Sunnybrook Health Sciences Centre is a major academic hospital in Toronto, Canada. Toronto is a city of 6 million individuals and the fourth largest urban area in North America. In a typical year during the study, Sunnybrook had over 600 acute care beds, 35,000 admissions, 60,000 emergency cases, 500,000 outpatient visits, 16,000 surgical operations, and 4000 newborn deliveries (total exceeding 600,000 patients annually) [, ]. Sunnybrook is one of five general hospitals affiliated with the University of Toronto, funded under the universal health insurance of the Ontario government, staffed by more than 10,000 health care professionals including volunteers, and run with a budget of Can $1 billion annually [ ]. For perspective, the Ontario region had a population of 14 million individuals, 155 hospitals distributed over 238 sites, and 213 acute care emergency departments [ , ].
The patient portal (named MyChart, not to be mistaken with Epic MyChart) was developed by Sunnybrook in 2005, had an early launch in 2006, became widely available in 2007, and later expanded to 10 other institutions [, ]. The core functions provided patients read-only access to blood test results, imaging reports, and physician notes. Additional features later developed included access to clinic schedules, pathology reports, microbiology data, electrocardiogram results, and patient diaries. The MyChart system did not support secure messaging, patient annotation, prescription renewals, or targeted education (presumably, patients obtain such services through other channels). A MyChart account is available at no cost to patients, does not require a clinician’s consent, can be accessed by the Internet, and has a standard interface ( ).
Past Publications of Sunnybrook MyChart System
The Sunnybrook MyChart system has been subjected to early analyses and small studies. The median user was a middle-aged woman who lived within 100 km of the hospital . Individual patient demographic profiles varied substantially and spanned a wide range of diagnoses. Most patients were ambulatory, had at least one chronic medical disease, and expressed a particular interest in accessing their laboratory test results [ ]. Patients had originally learned of Sunnybrook MyChart from word-of-mouth, brochures, or posters in high-traffic areas of the hospital and subsequently taught themselves how to use it without a formal Sunnybrook training program [ ]. About half shared their personal access identifier and password with at least one family member. Some Sunnybrook physicians did not immediately embrace the initiative for this patient portal.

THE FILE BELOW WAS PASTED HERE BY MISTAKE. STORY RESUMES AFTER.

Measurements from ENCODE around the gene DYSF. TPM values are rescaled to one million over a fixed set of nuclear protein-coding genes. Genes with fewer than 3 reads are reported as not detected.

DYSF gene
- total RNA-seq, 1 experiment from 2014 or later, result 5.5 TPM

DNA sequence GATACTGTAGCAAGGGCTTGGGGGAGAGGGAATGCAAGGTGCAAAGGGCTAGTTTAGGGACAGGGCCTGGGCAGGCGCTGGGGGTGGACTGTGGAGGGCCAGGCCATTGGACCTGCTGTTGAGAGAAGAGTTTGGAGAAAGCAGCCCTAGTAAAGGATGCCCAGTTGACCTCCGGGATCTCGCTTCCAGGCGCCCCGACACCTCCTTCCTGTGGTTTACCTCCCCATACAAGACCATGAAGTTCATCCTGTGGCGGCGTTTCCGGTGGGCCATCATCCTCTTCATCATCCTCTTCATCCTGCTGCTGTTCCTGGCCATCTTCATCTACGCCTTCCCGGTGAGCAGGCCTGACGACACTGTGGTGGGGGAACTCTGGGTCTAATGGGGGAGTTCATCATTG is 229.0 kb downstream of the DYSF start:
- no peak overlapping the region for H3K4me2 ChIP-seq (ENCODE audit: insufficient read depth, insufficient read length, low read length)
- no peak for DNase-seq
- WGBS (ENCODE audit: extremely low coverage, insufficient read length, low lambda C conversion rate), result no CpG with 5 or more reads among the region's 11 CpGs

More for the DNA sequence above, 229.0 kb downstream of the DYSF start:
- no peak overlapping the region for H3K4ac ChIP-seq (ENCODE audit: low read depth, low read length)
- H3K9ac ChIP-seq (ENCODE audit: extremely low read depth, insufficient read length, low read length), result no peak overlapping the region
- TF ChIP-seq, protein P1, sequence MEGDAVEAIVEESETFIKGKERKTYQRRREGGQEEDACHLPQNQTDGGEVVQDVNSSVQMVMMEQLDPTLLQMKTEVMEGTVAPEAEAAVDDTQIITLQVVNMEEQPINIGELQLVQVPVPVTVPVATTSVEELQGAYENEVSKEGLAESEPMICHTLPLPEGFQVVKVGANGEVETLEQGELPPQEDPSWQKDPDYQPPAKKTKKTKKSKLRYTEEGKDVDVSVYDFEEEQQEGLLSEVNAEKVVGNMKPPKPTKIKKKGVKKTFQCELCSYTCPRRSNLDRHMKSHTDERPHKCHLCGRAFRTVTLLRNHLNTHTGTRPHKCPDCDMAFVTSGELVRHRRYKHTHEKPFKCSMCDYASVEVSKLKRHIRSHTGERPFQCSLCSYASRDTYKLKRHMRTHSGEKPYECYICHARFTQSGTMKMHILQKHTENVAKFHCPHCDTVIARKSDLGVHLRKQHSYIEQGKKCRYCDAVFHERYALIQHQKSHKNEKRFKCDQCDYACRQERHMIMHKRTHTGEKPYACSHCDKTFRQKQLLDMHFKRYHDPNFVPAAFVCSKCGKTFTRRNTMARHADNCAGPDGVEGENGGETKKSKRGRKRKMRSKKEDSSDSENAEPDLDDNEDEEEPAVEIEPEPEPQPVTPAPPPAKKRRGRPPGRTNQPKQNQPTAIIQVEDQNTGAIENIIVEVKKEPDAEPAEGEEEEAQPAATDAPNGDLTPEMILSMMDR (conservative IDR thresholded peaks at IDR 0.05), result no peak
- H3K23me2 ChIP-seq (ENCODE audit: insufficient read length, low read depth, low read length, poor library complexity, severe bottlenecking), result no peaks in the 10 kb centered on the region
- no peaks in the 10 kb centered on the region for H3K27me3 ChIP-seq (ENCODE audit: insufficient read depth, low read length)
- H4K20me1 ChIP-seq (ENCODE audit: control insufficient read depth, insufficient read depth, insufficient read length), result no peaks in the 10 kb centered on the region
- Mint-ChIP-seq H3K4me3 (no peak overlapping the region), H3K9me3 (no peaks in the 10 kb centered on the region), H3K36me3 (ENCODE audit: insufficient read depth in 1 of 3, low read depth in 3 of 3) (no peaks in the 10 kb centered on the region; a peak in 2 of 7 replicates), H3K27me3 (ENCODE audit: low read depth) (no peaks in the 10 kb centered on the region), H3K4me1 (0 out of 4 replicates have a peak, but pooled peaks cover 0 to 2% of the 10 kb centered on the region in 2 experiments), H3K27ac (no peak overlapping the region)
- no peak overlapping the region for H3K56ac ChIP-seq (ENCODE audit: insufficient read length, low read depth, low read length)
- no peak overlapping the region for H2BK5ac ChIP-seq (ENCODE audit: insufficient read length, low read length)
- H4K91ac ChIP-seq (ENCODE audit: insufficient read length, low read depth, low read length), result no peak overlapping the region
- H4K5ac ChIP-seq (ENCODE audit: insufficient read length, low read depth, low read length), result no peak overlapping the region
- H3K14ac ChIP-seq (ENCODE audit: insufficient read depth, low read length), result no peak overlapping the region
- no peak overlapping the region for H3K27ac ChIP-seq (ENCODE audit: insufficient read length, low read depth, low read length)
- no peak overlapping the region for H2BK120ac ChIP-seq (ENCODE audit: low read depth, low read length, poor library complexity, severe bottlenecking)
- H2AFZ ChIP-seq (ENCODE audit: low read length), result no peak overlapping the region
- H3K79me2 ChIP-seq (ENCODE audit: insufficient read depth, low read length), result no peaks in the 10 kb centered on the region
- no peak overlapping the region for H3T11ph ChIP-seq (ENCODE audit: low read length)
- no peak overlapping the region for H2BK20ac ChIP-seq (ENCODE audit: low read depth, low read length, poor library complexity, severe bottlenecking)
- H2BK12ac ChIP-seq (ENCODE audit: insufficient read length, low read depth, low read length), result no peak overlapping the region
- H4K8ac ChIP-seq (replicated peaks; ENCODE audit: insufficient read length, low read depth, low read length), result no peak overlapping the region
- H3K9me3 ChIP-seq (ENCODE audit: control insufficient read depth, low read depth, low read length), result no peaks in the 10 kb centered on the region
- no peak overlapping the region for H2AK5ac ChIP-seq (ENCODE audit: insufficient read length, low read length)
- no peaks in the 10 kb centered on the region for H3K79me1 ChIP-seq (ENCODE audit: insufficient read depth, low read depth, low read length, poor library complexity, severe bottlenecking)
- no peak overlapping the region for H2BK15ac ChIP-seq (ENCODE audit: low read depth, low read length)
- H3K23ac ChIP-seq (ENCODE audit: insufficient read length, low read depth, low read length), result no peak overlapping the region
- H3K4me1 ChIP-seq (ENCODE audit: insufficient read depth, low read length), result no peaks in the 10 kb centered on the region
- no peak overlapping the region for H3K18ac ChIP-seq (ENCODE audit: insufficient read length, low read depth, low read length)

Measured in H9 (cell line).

We identified the most recent 4 consecutive calendar years of utilization data for the Sunnybrook MyChart system encompassing all complete years of system information (January 1, 2012, to December 31, 2015). This selection interval excluded the initial years of system development, early testing, and major upgrades that preceded widespread launch (April 1, 2007, to December 31, 2011). The analyses focused on aggregate traffic details to respect medical privacy and removed identifiable information to preserve patient confidentiality. This analytic strategy also included patterns where an individual patient might have shared their account details with family or other trusted delegates. The study protocol was approved by the Research Ethics Board of the Sunnybrook Research Institute including a waiver for patient consent on the condition that the study examined only aggregated anonymous utilization data.
MyChart Registration, Login, and Pageviews
Individual patients obtained a MyChart account by submitting a simplified application with personal identification for authentication (denoted as a MyChart registration). The onsite contact office for handling submissions was located adjacent to the hospital cafeteria and delivered as an on-demand service with no appointment. MyChart registration provided patients a temporary password, instructions for website navigation, and access to an unlimited number of website visits (denoted as a MyChart login). In turn, each MyChart login allowed an unlimited number of connections to individual features (denoted as a MyChart pageview). A MyChart pageview could contain differing amounts of information; for example, a single pageview of laboratory results could encompass dozens of individual test results.